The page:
“When your brain battles with your ovaries” … that was the title of a blog post I wrote in March 2016 that’s currently my second most popular article of the past 30 days.
I have no idea why. Is it because lots of women’s brains are battling with their ovaries? Or because people are Googling how Guy Pearce is coping with fatherhood at 50?
My post was mainly about how Guy did a complete 180 or 270 or 360 or whatever it’s called when you completely reverse how you think about something. In Guy’s case he once said: “I’m not consistent enough to be a parent – I blow too hot and cold. Kate jokes that we’d end up on the news for throwing a child out of the window.”
Then he left Kate – his long-long-long-term partner – for a hot chick who stars in Game of Thrones and they made a baby together.
I sometimes wonder how Kate feels about her anti-kid ex having a baby with someone else. It must be very confusing and painful.
As for me, my brain is still battling with my ovaries. Well, it’s begging really.
“Why can’t we have a baby?” it whines.
“Because we look like THIS,” my ovaries reply …
It’s not my brain’s fault it’s having crazy thoughts about conception. Biology is a sneaky bugger – it gives you the broody blues when it senses menopause might be just around the corner.
Marion Gluck from the Marion Gluck Clinic explains: “Women have lots of oestrogen surges pre-menopause, many more than in their 30s and early 40s. You might not be ovulating so much, but it is still very common to experience hormonal imbalances. There is only a limited time left and this is the ‘last Hurrah.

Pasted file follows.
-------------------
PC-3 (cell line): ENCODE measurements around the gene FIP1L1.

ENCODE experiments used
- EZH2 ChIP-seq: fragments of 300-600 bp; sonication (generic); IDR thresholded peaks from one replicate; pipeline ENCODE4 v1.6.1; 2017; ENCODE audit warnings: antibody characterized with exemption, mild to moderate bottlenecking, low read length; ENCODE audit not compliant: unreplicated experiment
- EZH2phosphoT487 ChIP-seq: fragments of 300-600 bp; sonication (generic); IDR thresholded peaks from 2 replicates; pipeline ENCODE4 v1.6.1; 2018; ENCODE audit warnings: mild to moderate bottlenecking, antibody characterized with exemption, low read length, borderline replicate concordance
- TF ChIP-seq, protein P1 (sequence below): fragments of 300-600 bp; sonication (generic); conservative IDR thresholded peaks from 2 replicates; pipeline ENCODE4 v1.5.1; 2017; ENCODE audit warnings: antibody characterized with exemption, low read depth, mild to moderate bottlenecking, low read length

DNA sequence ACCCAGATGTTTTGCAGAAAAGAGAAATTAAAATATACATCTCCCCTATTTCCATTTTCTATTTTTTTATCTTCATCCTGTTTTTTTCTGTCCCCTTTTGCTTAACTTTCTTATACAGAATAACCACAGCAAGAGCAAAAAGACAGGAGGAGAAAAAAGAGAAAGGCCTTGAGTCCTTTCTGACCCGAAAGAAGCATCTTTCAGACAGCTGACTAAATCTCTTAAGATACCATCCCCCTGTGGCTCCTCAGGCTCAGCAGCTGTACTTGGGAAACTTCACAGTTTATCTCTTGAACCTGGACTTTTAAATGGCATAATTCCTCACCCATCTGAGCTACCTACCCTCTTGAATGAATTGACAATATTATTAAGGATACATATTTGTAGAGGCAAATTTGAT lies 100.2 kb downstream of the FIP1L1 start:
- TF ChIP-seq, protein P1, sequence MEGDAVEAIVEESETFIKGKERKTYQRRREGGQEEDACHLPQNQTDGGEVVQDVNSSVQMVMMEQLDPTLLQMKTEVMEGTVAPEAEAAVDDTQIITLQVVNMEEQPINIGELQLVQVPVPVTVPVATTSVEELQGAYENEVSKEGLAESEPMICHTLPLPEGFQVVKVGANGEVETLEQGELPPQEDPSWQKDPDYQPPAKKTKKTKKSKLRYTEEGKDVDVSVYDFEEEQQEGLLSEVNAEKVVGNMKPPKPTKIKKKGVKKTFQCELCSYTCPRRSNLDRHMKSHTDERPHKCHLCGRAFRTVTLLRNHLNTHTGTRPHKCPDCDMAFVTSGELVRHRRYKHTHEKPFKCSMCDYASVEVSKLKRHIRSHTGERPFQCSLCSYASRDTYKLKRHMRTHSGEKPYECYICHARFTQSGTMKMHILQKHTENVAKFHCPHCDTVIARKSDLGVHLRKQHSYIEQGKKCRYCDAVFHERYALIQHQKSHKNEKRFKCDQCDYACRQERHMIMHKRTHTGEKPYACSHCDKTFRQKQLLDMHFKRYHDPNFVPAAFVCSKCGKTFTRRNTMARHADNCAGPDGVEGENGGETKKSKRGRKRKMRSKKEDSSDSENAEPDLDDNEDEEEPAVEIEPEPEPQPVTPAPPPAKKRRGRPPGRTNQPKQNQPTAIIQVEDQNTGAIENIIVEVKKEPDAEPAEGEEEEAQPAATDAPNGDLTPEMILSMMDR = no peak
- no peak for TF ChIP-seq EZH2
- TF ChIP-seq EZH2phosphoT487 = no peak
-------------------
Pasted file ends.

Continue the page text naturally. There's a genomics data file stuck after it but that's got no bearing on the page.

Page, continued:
“As women we are dictated to by our hormones — they drive everything we do. And we are also nurturers. So it is entirely understandable to begin to mourn an event that may never happen again. Indeed, I have heard many hundreds of women bemoan the very same thing.”
I’m frantically knocking with both hands on wood – well, whatever IKEA desks are made from – as I type these words: I don’t appear to be teetering on the edge of menopause. There are no hot flushes or lack of energy; any sleep disruption is usually caused by my busy brain fretting over ridiculous things like whether I should take the youngest to Hawaii or Byron Bay for a holiday next year; and the mood swings have been with me since looooooong before peri-menopause.
The symptoms will probably start tomorrow now that I’ve been stupid enough to say it out loud.
Mind you, it’s hard to really tell what’s going on down there when my womb has been razed by an ablation, followed by the veins feeding into it being blocked by an embolisation.
So there’s ZERO chance of me falling pregnant even if I was daft enough to try, because I’m ancient and my womb is a barren desert.
That’s really a blessing – babies are bloody hard work and while I say I’m not noticing a lack of energy, I definitely don’t have enough for pregnancy and birth and the years that follow.
Mind you, someone I know recently texted me to say how hard it is parenting two small children and I snickered slightly. They have NO IDEA how challenging the teen years can be.
Anyways, as for Guy … he told The Daily Telegraph’s BW Magazine, earlier this month: “I have this little boy that looks at me and tries to tell me whether something is made of metal or it’s made of plastic, and he looks at me and wants my approval.
“I have never felt anything like that before… I’m glad I’m here today and experiencing that.”
Daft bugger. So much for throwing them out windows.
Song of the day: Salt-N-Pepa “Push it”